Articles 1 - 3 of 3
Full-Text Articles in Political Science
Political Revolutions And Women's Progress: Why The Egyptian Arab Spring Failed To Deliver On The Promises Of Women's Rights, Anne Song
The mass participation of women in the 2011 Egyptian Arab Spring began what many thought would be a new feminist movement. As news cycles started showing the central role of women in the Arab Spring, many people including the women who demonstrated believed women’s rights were on the horizon. This study shows why the 2011 Arab Spring did not deliver on the promises of women’s rights in Egypt. Explaining the historical, religious, and societal influences on women’s rights in Egypt, and using data from the Arab Barometer and reports from the World Bank and UN, this study ...
Emigration As A Political Stance? Moroccan Migrants' Narratives Of Dignity, Human Rights And Minority Identities In Transnational Context, Anna Virkama
Journal of Islamic and Middle Eastern Multidisciplinary Studies
The protest movements known as the Arab Spring brought the frustration and disappointment of the North African citizens with their governments to the world's attention. Five years after the Arab Spring, the issues of human rights and individual freedom remain important issues in the democratic transition of the Arab societies. Since the countries in North Africa have also been important migrant sending countries for decades, the connection between mass emigration and human right issues forms an interesting research area. This empirical article aims to bring a new perspective to the debate by analysing the narratives dignity, human rights and ...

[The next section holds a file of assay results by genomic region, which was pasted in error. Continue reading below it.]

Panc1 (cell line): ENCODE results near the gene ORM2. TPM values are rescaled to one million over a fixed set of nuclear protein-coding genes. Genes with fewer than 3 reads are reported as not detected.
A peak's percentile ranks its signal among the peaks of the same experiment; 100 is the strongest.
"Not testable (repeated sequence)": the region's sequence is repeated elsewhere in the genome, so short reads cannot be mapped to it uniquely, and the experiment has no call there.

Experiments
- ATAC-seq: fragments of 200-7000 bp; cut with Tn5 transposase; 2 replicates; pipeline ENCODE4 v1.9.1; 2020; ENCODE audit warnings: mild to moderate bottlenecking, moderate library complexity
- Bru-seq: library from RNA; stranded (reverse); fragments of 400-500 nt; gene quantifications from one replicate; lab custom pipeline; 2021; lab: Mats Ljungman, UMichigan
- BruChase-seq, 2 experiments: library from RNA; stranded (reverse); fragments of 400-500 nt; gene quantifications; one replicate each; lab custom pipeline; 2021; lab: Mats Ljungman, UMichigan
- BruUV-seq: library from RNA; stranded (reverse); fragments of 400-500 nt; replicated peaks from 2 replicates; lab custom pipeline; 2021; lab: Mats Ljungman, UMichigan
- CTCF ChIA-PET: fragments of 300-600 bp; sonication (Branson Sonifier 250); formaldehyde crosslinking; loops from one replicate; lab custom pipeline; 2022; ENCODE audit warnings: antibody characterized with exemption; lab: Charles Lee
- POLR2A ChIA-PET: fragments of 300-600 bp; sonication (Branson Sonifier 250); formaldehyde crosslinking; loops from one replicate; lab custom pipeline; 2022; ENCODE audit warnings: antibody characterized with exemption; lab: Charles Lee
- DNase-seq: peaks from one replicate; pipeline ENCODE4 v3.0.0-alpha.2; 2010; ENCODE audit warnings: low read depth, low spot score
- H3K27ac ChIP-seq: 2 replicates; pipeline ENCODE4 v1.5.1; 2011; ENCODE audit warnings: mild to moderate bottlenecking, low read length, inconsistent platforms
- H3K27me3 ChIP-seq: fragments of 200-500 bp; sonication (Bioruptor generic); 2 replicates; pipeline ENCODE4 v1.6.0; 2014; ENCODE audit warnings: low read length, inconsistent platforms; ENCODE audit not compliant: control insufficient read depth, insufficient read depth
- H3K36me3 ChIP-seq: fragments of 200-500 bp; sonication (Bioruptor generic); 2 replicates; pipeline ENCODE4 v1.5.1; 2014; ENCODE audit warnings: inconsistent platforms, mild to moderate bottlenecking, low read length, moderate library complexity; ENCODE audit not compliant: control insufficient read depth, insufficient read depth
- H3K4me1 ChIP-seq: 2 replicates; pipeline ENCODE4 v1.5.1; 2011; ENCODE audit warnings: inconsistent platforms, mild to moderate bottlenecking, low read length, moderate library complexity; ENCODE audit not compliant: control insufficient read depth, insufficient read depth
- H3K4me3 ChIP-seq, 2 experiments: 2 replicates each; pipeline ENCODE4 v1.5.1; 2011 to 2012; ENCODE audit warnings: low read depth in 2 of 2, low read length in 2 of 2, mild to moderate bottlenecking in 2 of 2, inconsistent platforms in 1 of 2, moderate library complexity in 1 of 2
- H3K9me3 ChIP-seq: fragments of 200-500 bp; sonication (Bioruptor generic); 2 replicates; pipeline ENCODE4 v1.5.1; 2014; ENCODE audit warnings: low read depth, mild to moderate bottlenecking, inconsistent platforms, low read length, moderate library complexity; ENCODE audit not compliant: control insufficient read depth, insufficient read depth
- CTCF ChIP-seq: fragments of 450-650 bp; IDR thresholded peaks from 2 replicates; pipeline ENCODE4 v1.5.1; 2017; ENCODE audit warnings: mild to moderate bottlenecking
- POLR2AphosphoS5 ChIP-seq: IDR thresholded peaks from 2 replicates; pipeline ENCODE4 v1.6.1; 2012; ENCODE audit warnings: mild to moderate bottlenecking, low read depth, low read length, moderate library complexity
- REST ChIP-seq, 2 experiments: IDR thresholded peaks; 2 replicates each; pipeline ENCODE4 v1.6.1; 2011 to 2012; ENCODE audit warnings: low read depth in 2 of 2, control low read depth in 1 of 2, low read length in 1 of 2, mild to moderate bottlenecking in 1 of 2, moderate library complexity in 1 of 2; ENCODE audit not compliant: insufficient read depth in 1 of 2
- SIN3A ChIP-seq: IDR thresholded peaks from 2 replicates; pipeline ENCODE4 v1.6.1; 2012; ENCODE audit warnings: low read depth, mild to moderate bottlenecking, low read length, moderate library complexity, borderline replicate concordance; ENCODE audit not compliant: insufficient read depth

Ethiopia: Rebuilding Education, Layer By Layer, Lee Nave
Lee Nave Jr.
The school system of Ethiopia is growing at levels that were unimaginable thirty years ago. About thirty years ago, the entire country had only two universities; now there are over thirty. Also the Ethiopian government has made education a right not a privilege for its entire population. This includes female students and some of the poorest of the poor being able to attend school all the way from the Kindergarten level well into college.